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LUSEM climbs again in the FT Masters in Finance ranking

FT ranking image. Collage.
Once again LUSEM has strengthened its position as an attractive school for studies in finance. Photo: Ludvig Nybogård

LUSEM has climbed to an even higher position in the Financial Times annual ranking of the world's best master's programmes in Finance and has thereby once again strengthened its position as an attractive school for studies in finance.

Today (12 June 2023) the results of the latest FT Masters in Finance ranking are official and LUSEM has climbed 3 steps from #39 (2022) to #36. This year’s ranking involves the top 55 Masters in Finance pre-experience programmes in the world.

Several success factors

Programme director and Associate professor Jens Forssbaeck is of course happy about the climb and says that since the ranking is based in large part on the career outcomes of former graduates, it’s a clear thumbs up for the relevance and competitiveness of the program in the financial sector job market.

"We also know from experience that the ranking contributes to attracting very talented students to the programme, who then go on to have very successful professional careers. In addition, the ranking solidifies the good reputation of the programme among prospective employers and facilitates collaboration both with the corporate sector and with international academic partners. All of this contributes to the attractiveness of the programme among the best students, so the ranking is one component in a virtuous interplay between several success factors," Jens explains.

But this doesn't mean that Jens and others involved in the programme now lean back:

"Given the fierceness of the competition we’re facing we can’t afford to be complacent. In that sense, the ranking also keeps us on our toes and is an incentive to continuously look for things we could do even better and update the programme," Jens says.

Hard work by the "task force"

An important key player when it comes to the programme being reviewed at all and included in the rankings is master coordinator Ulf Persson. He describes the working process involving surveys, saved enrolment forms and connections on LinkedIn:

"Work with the FT ranking is indeed based partly on surveys, and for this reason an early and important step in the work process is to have updated contact information to alumni. Usually, we are helped quite a bit by for instance saved enrolment forms filled in during previous years of study by current alumni as well as active connections on LinkedIn, because email addresses and such in Ladok may not be viable anymore – and every single reply truly is important in this case because Financial Times gives a lot of weight to this data during the ranking process. For this reason, we do our best to get as many replies as possible to a multitude of questions following up on careers, salaries, how fast students got work after graduating etc that are then compiled, in the process adhering to strict deadlines and rules concerning when and for how long we are allowed to approach former students in these matters," Ulf says.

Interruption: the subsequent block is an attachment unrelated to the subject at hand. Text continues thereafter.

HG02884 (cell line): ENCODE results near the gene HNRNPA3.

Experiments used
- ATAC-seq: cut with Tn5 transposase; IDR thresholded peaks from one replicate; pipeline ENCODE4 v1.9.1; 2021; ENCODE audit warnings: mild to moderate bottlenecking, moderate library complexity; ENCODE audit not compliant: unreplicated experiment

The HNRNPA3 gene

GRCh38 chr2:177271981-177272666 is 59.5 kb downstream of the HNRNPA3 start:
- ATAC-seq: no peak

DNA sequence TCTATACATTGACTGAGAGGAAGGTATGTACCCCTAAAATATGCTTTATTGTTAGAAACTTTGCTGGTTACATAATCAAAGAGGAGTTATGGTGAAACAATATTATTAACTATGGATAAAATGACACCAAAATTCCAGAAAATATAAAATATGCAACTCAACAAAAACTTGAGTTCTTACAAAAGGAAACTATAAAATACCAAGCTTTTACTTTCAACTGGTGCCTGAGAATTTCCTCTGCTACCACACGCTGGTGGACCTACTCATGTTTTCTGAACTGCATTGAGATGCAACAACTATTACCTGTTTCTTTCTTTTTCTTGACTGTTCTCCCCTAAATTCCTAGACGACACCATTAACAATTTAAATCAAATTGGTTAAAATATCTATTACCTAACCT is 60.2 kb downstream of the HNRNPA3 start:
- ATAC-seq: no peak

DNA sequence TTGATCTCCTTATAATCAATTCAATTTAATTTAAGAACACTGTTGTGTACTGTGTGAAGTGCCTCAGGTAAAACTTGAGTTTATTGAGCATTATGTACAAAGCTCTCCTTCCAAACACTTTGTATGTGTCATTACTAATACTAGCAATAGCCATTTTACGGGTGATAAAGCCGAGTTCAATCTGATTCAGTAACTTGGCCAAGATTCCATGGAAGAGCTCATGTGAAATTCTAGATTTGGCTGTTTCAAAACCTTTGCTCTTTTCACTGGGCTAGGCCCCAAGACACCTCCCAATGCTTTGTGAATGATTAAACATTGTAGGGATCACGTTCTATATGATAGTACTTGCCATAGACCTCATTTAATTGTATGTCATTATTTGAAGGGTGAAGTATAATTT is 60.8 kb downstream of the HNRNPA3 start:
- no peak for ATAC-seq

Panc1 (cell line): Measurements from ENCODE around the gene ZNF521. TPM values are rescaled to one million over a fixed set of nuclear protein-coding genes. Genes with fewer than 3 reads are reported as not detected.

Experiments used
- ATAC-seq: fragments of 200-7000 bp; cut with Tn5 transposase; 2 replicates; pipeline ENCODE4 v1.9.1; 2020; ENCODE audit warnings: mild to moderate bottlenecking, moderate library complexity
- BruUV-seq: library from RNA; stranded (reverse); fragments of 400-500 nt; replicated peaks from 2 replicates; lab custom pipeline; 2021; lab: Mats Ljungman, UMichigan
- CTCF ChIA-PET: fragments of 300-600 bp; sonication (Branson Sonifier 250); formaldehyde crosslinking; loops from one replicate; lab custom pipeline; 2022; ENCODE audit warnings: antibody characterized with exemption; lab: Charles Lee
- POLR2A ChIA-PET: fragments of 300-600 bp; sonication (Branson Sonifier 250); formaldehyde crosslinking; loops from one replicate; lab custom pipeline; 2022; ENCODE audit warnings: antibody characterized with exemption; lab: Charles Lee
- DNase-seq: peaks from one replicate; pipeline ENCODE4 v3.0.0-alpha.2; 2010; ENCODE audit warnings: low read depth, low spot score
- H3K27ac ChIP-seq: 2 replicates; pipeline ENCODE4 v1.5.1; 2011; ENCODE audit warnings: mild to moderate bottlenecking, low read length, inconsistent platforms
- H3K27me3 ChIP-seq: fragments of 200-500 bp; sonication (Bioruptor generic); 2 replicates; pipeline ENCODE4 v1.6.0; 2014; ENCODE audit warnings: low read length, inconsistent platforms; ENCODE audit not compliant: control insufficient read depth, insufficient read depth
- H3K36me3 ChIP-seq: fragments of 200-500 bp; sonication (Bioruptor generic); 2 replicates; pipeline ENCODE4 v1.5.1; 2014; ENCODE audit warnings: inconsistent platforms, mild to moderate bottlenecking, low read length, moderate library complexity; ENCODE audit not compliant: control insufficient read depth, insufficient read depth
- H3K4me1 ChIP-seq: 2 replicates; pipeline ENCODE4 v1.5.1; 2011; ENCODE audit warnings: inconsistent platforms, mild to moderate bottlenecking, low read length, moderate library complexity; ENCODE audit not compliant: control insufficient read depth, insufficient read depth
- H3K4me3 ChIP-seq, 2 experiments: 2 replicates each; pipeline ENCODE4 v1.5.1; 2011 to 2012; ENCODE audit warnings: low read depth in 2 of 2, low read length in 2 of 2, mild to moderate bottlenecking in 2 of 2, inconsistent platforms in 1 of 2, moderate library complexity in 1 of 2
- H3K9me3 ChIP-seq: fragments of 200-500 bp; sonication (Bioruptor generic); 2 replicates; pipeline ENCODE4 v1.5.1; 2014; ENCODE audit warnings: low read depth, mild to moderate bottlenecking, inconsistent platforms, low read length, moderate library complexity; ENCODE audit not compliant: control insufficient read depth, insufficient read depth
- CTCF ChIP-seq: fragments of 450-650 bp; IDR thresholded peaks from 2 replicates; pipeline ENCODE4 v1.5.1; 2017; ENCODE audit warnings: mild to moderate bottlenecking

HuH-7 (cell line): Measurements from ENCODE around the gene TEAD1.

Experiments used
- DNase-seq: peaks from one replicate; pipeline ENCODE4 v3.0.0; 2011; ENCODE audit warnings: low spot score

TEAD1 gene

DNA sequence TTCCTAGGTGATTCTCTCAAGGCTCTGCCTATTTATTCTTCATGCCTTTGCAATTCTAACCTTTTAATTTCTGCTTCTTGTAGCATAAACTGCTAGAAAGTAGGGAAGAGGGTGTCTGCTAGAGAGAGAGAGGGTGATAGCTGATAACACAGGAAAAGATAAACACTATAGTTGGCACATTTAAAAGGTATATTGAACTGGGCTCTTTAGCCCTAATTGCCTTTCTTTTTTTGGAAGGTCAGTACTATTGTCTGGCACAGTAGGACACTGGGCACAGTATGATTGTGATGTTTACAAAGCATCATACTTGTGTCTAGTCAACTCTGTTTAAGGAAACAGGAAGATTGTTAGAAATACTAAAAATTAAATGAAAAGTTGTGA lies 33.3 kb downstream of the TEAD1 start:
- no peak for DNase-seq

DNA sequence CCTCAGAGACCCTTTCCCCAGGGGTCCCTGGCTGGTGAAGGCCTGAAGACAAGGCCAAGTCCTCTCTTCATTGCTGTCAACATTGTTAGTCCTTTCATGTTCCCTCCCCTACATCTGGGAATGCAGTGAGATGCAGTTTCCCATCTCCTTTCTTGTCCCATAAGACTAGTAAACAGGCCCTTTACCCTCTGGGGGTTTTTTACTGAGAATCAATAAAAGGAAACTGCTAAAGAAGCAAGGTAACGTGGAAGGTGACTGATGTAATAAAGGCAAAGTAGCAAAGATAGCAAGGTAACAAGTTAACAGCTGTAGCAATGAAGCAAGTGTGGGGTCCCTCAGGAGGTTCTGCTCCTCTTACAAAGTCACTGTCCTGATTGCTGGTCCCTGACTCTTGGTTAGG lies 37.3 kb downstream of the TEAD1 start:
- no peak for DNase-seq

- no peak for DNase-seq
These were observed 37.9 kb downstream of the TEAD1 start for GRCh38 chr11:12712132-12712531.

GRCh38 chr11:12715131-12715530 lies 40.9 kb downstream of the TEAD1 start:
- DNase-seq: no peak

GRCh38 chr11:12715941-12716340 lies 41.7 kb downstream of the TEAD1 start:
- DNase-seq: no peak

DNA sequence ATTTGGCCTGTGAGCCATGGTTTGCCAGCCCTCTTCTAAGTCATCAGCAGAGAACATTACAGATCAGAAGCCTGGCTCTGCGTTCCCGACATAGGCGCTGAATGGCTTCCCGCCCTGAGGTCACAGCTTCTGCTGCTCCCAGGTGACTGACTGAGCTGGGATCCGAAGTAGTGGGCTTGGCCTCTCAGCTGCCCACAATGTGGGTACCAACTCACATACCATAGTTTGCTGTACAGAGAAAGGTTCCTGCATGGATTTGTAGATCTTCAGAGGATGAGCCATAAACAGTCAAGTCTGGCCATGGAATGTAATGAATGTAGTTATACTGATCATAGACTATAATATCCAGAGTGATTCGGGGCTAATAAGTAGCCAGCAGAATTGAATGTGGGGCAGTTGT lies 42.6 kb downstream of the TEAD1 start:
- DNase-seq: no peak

The surveys are not, however, the all-important material on which the assessment is based, Ulf explains. 

"The surveys are only part of the work though, since Financial Times request plenty of other statistics and data ranging anywhere from cohort composition by citizenship, to average tuition fee sum percapita, double degree student data and much more. Even though many of the questions stay the same from season to season in order to make comparison viable between years, the way in which some questions are phrased could sometimes leave room for some interpretation and since we want our answers to be as precise, consistent and fair as possible there is a discussion within our FT ranking group whenever this is the case, or when new FT requests appear."

"Somebody once called our small team a 'task force', and considering how active we are when annually joining forces for this work it sounds like a well-deserved nickname," Ulf adds.

Effects on applicants

What about the effects of this kind of rankings? Will this climb on the FT ranking list affect future possibilities for the Finance MSc programme and is the appearance on well-known and prestigious ranking lists important for the number of applicants per place? Martin Blom, Vice Dean with special responsibility of education, thinks that this makes the programme even more prestigious:

"For good and for worse, our students are very interested in global ranking lists and the prestige of their potential programme. Therefore, I am convinced that this fine result will generate an increased interest for our Finance programme."

Last, but not least, we turned to the Dean of LUSEM, Mats Benner, to ask what the fact that one of the MSc programmes at LUSEM climbs on a well-known and prestigious ranking list means for the LUSEM brand:

"The MSc in Finance is a major international attractor for LUSEM in a very competitive field, and it is very satisfying that all the efforts that go into the programme from faculty and students show in the ranking," Mats says. 

Speaking of rankings

This is far from the first time that LUSEM has been ranked highly on prestigious worldwide ranking lists. 

Accreditations and ranking at LUSEM